Table I. Baseline Characteristics of Participants Enrolled in the ALLHAT Hypertension Trial Component
|Subgroup||Samplen||Size%||Age (Years) Mean||SBP (mm Hg) Mean||DBP (mm Hg) Mean||HR (bpm) Mean||BMI(kg/m2) Mean||Cr* (mg/dL%) Mean||Glucose (mg/dL%) Mean||TC (mg/dL) Mean||LDL (mg/dL%) Mean||HDL (mg/dL%) Mean||TG (mg/dL%) Mean|
|Women|| || || || || || || || || || || || || |
|Men|| || || || || || || || || || || || || |
|Type 2 diabetic|| || || || || || || || || || || || || |
|Age, years|| || || || || || || || || || || || || |
|Current smoker|| || || || || || || || || || || || || |
|ASCVD present|| || || || || || || || || || || || || |
|Obese (BMI≥30)|| || || || || || || || || || || || || |
|LVH by ECG ¶|| || || || || || || || || || || || || |
|Geographic region†|| || || || || || || || || || || || || |
|PR & VI||4658||14.0||67.0||145.8||86.8||73.4||28.7||0.95||127.3||215.1||133.8||47.1||173.7|
|Practice setting‡|| || || || || || || || || || || || || |
|SBP=systolic blood pressure; DBP=diastolic blood pressure; mm Hg=millimeters mercury; HR=heart rate; BMI=body mass index; Cr=serum creatinine; TC=total cholesterol; LDL=low-density lipoprotein cholesterol; HDL=high-density lipoprotein cholesterol; TG=triglycerides; ASCVD=atherosclerotic cardiovascular disease; LVH=left ventricular hypertrophy; ECG=electrocardiogram; PR=Puerto Rico; VI=US Virgin Islands; HMO=health maintenance organization; CHC=community health center; Univ=university; VAMC=Veterans Affairs Medical Center *Conversion factors for SI units (per mg/dL): serum creatinine (88.4 (imol), glucose (0.0555 mmol), cholesterol (0.0259 mmol), LDL cholesterol (0.0259 mmol), HDL cholesterol (0.0259 mmol), triglycerides (0.0113 mmol); ¶ECG LVH defined as Minnesota code 3.1 with any 4.1–4.3 or 5.1–5.3 code; †US Census Regions; ‡Private and group practices (341 sites), health maintenance organizations (18 sites), community health centers (48 sites), university-based clinics (71 sites), Veterans Affairs Medical Centers (70 sites), and any setting other than the preceding categories (75 sites); 717 participants were from sites for which practice setting was not known.|
Blood pressure control of participants at baseline, 6 months, and annual visits is displayed in Table II. Mean SBP/DBP decreased from 145/83 mm Hg at baseline to 135/75 mm Hg at 5 years. BP control increased from 27.4% at baseline to 65.6% over this period. The percent remaining on Step 1 study drug decreased to 88.7% at 6 months and further decreased to 79.0% at 5 years. The mean number of drugs increased over the course of the trial from 1.3 at 6 months to 2.0 at 5 years. An analysis of BP control in a cohort of 19,803 participants who attended follow-up visits throughout 4 years of follow-up was remarkably similar to the one which included all follow-up data, indicating that loss to follow-up did not appear to be an important source of bias in estimating BP control (data not shown).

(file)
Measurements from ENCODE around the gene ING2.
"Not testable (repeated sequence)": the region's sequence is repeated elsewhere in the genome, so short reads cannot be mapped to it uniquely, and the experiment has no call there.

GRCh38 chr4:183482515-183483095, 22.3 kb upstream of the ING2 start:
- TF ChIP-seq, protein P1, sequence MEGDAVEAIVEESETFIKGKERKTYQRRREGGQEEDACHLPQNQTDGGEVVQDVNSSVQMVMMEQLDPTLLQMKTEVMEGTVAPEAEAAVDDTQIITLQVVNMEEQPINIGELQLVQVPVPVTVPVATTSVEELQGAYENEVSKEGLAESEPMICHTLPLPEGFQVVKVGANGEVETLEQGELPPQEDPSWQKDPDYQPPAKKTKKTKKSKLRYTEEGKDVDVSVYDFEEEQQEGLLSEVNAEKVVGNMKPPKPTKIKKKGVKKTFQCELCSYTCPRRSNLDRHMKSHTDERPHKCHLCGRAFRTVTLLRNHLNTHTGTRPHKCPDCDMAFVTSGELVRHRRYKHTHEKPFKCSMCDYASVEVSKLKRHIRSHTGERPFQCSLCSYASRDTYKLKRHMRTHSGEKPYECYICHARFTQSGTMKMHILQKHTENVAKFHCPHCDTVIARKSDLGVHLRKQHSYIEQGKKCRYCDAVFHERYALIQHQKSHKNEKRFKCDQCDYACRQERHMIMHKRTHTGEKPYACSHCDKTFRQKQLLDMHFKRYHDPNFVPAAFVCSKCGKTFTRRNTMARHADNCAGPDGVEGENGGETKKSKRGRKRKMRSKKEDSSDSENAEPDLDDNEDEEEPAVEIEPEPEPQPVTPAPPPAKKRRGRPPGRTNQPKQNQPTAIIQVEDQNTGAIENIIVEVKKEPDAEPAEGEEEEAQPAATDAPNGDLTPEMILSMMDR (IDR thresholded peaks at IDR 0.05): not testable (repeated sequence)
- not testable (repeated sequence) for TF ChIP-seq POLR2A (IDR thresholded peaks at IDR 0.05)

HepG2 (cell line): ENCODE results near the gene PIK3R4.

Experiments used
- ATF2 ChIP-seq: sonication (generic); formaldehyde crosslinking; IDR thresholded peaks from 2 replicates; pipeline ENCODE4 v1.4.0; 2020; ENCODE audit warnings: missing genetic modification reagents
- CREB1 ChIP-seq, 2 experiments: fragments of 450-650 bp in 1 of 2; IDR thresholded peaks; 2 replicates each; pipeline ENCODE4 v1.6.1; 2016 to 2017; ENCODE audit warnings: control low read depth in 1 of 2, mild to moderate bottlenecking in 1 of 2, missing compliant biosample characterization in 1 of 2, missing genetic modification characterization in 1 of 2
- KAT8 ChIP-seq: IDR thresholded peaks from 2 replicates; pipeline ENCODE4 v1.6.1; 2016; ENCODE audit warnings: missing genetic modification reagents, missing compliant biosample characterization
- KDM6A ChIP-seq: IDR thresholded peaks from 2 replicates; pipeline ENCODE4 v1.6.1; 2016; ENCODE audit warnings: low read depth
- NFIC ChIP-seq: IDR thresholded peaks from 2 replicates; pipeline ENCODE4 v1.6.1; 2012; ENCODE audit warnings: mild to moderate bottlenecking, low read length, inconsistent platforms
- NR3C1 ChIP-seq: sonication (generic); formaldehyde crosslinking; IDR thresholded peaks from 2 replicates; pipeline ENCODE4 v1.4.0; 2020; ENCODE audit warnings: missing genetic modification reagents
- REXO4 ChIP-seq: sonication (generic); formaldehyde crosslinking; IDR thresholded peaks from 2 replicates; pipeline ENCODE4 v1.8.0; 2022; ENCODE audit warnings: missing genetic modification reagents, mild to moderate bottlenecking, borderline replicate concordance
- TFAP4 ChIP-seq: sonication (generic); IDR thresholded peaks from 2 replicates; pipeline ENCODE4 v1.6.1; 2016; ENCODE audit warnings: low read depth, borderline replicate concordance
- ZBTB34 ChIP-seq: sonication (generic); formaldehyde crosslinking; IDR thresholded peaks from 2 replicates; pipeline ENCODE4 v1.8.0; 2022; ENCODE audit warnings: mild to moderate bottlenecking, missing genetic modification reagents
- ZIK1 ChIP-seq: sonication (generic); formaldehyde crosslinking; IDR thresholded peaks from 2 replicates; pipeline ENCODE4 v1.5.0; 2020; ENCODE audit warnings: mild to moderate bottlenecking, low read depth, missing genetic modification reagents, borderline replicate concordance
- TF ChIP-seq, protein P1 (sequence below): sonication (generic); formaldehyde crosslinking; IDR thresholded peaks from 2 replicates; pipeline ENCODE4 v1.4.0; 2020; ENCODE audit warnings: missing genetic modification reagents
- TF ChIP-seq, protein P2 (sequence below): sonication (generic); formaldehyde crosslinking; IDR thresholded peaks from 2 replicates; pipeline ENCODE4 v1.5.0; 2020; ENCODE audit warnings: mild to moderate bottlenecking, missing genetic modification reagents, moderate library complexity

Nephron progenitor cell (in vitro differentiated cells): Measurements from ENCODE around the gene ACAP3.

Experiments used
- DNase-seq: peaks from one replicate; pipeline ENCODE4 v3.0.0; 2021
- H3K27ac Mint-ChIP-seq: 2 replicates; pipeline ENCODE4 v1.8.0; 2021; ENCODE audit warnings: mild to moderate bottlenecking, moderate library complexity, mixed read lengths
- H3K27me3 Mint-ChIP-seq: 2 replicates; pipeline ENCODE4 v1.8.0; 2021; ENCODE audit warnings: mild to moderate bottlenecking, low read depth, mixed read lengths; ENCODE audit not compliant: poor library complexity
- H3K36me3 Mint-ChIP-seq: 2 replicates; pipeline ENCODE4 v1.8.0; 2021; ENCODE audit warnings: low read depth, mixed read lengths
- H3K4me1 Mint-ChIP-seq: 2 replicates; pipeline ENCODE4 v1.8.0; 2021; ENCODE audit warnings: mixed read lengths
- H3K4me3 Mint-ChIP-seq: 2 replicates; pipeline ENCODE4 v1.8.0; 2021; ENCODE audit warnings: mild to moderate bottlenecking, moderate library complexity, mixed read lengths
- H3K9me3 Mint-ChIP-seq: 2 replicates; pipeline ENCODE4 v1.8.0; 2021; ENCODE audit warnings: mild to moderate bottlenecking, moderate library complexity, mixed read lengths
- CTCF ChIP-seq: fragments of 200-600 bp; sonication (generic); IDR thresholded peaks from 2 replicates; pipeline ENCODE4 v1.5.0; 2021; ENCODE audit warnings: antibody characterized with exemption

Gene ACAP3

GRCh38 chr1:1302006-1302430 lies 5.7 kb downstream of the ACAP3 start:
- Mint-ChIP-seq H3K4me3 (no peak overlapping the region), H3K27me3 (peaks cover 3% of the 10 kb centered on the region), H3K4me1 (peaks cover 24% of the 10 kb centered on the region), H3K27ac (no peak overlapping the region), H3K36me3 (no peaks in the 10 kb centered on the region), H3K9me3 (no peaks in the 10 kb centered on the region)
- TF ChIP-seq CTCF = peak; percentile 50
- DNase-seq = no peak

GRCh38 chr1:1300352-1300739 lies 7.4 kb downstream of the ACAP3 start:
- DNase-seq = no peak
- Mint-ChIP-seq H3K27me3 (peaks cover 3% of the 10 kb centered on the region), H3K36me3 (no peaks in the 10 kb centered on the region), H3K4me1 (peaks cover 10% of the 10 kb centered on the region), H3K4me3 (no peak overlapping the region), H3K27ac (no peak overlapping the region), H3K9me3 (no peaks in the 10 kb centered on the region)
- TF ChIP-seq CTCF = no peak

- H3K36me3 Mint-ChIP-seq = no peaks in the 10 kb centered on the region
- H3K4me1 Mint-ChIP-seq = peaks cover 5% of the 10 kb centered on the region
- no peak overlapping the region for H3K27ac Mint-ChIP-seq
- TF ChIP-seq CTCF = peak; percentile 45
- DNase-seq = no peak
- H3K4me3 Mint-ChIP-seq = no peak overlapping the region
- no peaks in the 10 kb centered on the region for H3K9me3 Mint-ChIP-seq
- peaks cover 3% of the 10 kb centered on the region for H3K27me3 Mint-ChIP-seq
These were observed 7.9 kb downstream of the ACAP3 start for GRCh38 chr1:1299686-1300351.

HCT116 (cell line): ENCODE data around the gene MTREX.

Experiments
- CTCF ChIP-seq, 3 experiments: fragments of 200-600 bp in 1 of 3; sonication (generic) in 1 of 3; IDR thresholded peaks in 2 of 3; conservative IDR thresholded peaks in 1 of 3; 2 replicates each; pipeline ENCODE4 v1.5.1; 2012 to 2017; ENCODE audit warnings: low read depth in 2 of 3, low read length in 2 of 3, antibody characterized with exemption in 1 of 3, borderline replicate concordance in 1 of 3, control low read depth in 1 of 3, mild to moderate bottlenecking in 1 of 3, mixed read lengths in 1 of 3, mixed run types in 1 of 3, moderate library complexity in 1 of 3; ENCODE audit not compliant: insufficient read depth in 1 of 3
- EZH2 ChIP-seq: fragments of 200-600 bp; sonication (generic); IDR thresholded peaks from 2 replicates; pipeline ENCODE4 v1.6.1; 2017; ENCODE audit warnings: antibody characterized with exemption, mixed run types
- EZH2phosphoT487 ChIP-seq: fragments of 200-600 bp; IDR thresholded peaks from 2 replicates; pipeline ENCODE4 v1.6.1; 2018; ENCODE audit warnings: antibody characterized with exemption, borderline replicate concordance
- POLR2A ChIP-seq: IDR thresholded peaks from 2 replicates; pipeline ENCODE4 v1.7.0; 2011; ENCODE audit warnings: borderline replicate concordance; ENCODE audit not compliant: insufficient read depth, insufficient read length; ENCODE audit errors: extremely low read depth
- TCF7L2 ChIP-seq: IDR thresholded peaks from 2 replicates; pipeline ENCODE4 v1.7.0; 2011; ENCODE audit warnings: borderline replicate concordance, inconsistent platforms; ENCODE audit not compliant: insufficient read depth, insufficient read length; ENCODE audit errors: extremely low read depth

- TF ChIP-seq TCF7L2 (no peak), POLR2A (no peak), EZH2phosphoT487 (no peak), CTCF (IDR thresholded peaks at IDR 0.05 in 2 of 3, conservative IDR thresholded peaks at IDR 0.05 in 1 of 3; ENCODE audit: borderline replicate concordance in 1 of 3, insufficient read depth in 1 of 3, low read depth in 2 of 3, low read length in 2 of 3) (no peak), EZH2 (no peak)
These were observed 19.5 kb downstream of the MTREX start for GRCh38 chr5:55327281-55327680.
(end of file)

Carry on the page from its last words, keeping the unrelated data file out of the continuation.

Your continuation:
Table II. Blood Pressure Control in ALLHAT Participants at Baseline, at 6 Months of Follow-Up, and Annually Through 5 Years of Follow-Up
|Time in Trial||Number With Visit||SBP||DBP||Number of drugs||BP <140/90||SBP <140||DBP <90||On Step 1|
| || || || || || ||mm Hg||mm Hg||mm Hg||Drug|
| || ||Mean||Mean||SD||%||%||%||%|
|SBP=systolic blood pressure; DBP=diastolic blood pressure; BP=blood pressure; SD=standard deviation; mm Hg=millimeters mercury|
Blood pressure control of participants at baseline and follow-up, stratified by subgroups, is presented in Table III. From baseline through year 5, the best control was in nonblack men (70.0%) and the lowest in black women (58.8%). Control was better throughout follow-up in younger participants and those with pre-existing ASCVD. In contrast, BP control was consistently worse in participants with other comorbid conditions (diabetes, obesity, LVH, and elevated creatinine) even though a greater proportion of such participants were on multiple drugs as compared with those without these conditions.
Table II. Blood Pressure Control (%SBP/DBP <140/90 mm Hg) and Medication Use in ALLHAT Participants, by Selected Baseline Characteristics
|Subgroup||Baseline||6 Months|| || ||Year 1|| || ||Year 3|| || ||Year 5|| |
|(Baseline||%||% On||%||No. Drugs (%)||%||No. Drugs (%)||%||No. Drugs (%)||%||No. Drugs (%)|
|Age 55–69 years||28.1||89.8||50.7||26.6||4.4||56.0||35.2||8.0||63.3||50.7||17.5||66.3||63.0||27.5|